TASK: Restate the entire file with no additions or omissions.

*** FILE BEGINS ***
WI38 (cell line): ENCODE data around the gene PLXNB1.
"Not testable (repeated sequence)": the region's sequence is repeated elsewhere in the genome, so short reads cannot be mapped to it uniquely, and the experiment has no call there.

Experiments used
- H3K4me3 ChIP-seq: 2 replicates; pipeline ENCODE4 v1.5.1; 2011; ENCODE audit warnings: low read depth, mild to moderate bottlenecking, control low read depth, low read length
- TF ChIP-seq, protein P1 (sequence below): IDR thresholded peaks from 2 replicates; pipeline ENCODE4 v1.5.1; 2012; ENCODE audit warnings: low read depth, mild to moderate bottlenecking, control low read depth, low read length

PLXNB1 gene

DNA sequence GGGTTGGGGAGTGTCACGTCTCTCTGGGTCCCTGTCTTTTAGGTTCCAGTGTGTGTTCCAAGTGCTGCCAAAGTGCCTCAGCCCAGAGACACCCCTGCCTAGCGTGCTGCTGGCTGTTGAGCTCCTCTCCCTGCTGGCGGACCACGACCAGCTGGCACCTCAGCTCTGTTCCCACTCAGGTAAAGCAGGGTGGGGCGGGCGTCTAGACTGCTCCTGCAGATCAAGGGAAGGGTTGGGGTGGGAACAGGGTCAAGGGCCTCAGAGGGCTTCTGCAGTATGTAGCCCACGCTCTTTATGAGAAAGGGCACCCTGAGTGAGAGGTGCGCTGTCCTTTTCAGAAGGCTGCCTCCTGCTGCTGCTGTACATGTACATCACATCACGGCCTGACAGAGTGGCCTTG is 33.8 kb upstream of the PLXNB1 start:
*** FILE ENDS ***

WI38 (cell line): ENCODE data around the gene PLXNB1.
"Not testable (repeated sequence)": the region's sequence is repeated elsewhere in the genome, so short reads cannot be mapped to it uniquely, and the experiment has no call there.

Experiments used
- H3K4me3 ChIP-seq: 2 replicates; pipeline ENCODE4 v1.5.1; 2011; ENCODE audit warnings: low read depth, mild to moderate bottlenecking, control low read depth, low read length
- TF ChIP-seq, protein P1 (sequence below): IDR thresholded peaks from 2 replicates; pipeline ENCODE4 v1.5.1; 2012; ENCODE audit warnings: low read depth, mild to moderate bottlenecking, control low read depth, low read length

PLXNB1 gene

DNA sequence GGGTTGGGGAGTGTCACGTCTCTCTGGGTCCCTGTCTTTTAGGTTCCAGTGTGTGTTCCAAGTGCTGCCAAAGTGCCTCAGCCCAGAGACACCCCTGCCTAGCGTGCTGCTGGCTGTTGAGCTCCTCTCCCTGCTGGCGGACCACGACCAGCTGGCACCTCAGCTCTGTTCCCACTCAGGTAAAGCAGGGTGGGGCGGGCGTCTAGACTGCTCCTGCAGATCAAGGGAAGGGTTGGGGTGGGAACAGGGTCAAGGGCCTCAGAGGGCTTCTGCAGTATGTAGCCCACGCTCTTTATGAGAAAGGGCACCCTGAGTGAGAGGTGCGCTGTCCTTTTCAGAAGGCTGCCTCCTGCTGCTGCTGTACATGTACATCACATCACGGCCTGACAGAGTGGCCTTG is 33.8 kb upstream of the PLXNB1 start: